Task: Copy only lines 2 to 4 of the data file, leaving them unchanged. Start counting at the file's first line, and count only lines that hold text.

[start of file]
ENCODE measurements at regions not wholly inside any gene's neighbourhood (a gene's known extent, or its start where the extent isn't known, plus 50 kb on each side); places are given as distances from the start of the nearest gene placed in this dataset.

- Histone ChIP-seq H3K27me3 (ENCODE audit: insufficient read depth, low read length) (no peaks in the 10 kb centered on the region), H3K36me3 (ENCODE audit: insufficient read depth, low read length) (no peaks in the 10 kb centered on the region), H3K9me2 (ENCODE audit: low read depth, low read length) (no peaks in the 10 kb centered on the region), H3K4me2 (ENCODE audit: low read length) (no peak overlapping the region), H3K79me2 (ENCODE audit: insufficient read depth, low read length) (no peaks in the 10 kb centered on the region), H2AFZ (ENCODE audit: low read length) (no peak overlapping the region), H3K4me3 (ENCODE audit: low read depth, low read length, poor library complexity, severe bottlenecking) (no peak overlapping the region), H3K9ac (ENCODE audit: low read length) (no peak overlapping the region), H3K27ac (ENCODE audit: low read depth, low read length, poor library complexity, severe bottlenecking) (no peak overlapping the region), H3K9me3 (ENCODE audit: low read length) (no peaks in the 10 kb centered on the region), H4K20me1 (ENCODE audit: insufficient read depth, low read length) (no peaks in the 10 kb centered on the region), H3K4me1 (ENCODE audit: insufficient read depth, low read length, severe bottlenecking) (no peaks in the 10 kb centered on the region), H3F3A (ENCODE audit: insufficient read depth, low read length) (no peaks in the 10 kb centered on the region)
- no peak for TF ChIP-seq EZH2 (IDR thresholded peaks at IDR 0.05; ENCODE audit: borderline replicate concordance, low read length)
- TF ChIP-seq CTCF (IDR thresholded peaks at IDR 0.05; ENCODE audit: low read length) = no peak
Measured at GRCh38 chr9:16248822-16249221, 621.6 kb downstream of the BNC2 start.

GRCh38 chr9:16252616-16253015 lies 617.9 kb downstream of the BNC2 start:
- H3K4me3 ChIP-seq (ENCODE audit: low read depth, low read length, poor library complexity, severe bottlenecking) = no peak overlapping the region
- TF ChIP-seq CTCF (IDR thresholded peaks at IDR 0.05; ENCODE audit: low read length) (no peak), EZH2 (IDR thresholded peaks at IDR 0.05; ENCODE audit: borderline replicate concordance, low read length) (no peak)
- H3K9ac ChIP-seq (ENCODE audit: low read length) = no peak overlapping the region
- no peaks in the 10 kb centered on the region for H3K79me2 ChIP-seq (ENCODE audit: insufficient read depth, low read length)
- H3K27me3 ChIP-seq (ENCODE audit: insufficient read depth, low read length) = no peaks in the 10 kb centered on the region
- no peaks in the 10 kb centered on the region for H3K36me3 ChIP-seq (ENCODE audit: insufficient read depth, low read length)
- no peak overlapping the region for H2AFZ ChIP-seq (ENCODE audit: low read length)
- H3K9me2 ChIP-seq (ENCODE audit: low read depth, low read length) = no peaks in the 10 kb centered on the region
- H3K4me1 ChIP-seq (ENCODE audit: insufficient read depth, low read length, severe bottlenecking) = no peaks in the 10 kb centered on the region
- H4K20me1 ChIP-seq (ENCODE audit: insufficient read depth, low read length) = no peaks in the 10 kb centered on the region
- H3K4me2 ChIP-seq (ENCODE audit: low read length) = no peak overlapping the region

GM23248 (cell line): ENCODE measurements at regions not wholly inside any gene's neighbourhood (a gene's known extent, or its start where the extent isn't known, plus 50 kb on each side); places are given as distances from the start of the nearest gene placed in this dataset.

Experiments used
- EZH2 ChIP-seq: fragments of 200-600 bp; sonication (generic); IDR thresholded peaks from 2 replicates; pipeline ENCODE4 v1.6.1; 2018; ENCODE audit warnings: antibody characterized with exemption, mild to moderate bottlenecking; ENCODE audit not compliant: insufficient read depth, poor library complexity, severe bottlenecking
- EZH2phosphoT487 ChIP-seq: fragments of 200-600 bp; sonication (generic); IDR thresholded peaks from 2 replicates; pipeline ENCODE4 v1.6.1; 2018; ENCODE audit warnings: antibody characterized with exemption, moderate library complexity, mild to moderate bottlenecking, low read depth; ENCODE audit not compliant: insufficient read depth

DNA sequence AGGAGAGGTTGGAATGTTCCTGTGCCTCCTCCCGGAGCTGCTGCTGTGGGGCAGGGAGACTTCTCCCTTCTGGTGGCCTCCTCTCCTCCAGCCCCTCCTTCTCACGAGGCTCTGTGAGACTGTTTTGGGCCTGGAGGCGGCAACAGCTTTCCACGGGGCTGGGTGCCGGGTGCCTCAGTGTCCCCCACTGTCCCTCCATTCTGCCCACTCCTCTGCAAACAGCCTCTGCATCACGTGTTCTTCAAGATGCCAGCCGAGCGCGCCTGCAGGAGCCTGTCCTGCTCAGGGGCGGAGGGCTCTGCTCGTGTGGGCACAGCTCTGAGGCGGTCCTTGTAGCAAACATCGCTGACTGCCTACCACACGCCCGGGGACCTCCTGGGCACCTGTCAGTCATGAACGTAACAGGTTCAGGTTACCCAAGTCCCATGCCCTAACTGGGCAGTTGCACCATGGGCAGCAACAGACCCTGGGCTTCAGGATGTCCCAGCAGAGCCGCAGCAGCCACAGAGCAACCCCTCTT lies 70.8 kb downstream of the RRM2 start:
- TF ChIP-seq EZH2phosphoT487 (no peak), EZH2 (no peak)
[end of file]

- Histone ChIP-seq H3K27me3 (ENCODE audit: insufficient read depth, low read length) (no peaks in the 10 kb centered on the region), H3K36me3 (ENCODE audit: insufficient read depth, low read length) (no peaks in the 10 kb centered on the region), H3K9me2 (ENCODE audit: low read depth, low read length) (no peaks in the 10 kb centered on the region), H3K4me2 (ENCODE audit: low read length) (no peak overlapping the region), H3K79me2 (ENCODE audit: insufficient read depth, low read length) (no peaks in the 10 kb centered on the region), H2AFZ (ENCODE audit: low read length) (no peak overlapping the region), H3K4me3 (ENCODE audit: low read depth, low read length, poor library complexity, severe bottlenecking) (no peak overlapping the region), H3K9ac (ENCODE audit: low read length) (no peak overlapping the region), H3K27ac (ENCODE audit: low read depth, low read length, poor library complexity, severe bottlenecking) (no peak overlapping the region), H3K9me3 (ENCODE audit: low read length) (no peaks in the 10 kb centered on the region), H4K20me1 (ENCODE audit: insufficient read depth, low read length) (no peaks in the 10 kb centered on the region), H3K4me1 (ENCODE audit: insufficient read depth, low read length, severe bottlenecking) (no peaks in the 10 kb centered on the region), H3F3A (ENCODE audit: insufficient read depth, low read length) (no peaks in the 10 kb centered on the region)
- no peak for TF ChIP-seq EZH2 (IDR thresholded peaks at IDR 0.05; ENCODE audit: borderline replicate concordance, low read length)
- TF ChIP-seq CTCF (IDR thresholded peaks at IDR 0.05; ENCODE audit: low read length) = no peak